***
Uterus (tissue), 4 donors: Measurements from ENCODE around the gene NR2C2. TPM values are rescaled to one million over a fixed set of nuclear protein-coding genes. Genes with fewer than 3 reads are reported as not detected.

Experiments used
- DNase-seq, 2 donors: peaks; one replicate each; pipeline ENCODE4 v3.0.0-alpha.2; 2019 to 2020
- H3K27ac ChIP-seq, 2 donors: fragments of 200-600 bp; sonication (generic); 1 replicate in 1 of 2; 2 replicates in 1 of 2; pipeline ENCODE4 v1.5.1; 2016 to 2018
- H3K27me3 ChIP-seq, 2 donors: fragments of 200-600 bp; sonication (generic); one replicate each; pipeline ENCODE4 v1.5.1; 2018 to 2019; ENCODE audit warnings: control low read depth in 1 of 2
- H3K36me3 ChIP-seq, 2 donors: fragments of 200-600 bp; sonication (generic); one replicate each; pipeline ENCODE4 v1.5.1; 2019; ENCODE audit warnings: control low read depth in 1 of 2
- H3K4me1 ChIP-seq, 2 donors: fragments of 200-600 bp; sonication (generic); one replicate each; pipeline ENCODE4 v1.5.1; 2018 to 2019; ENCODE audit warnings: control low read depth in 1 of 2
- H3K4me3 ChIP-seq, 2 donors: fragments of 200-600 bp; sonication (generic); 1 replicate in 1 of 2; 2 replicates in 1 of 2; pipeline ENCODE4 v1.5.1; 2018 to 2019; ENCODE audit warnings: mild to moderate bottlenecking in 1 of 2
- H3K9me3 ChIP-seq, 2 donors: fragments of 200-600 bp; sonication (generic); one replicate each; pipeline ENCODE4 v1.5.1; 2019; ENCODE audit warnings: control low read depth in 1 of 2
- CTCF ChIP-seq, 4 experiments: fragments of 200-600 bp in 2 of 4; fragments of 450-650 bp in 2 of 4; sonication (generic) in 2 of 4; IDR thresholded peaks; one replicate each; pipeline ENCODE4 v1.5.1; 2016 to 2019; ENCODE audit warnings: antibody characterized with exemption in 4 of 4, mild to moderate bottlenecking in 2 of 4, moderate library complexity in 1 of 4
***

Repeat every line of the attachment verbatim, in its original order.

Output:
Uterus (tissue), 4 donors: Measurements from ENCODE around the gene NR2C2. TPM values are rescaled to one million over a fixed set of nuclear protein-coding genes. Genes with fewer than 3 reads are reported as not detected.

Experiments used
- DNase-seq, 2 donors: peaks; one replicate each; pipeline ENCODE4 v3.0.0-alpha.2; 2019 to 2020
- H3K27ac ChIP-seq, 2 donors: fragments of 200-600 bp; sonication (generic); 1 replicate in 1 of 2; 2 replicates in 1 of 2; pipeline ENCODE4 v1.5.1; 2016 to 2018
- H3K27me3 ChIP-seq, 2 donors: fragments of 200-600 bp; sonication (generic); one replicate each; pipeline ENCODE4 v1.5.1; 2018 to 2019; ENCODE audit warnings: control low read depth in 1 of 2
- H3K36me3 ChIP-seq, 2 donors: fragments of 200-600 bp; sonication (generic); one replicate each; pipeline ENCODE4 v1.5.1; 2019; ENCODE audit warnings: control low read depth in 1 of 2
- H3K4me1 ChIP-seq, 2 donors: fragments of 200-600 bp; sonication (generic); one replicate each; pipeline ENCODE4 v1.5.1; 2018 to 2019; ENCODE audit warnings: control low read depth in 1 of 2
- H3K4me3 ChIP-seq, 2 donors: fragments of 200-600 bp; sonication (generic); 1 replicate in 1 of 2; 2 replicates in 1 of 2; pipeline ENCODE4 v1.5.1; 2018 to 2019; ENCODE audit warnings: mild to moderate bottlenecking in 1 of 2
- H3K9me3 ChIP-seq, 2 donors: fragments of 200-600 bp; sonication (generic); one replicate each; pipeline ENCODE4 v1.5.1; 2019; ENCODE audit warnings: control low read depth in 1 of 2
- CTCF ChIP-seq, 4 experiments: fragments of 200-600 bp in 2 of 4; fragments of 450-650 bp in 2 of 4; sonication (generic) in 2 of 4; IDR thresholded peaks; one replicate each; pipeline ENCODE4 v1.5.1; 2016 to 2019; ENCODE audit warnings: antibody characterized with exemption in 4 of 4, mild to moderate bottlenecking in 2 of 4, moderate library complexity in 1 of 4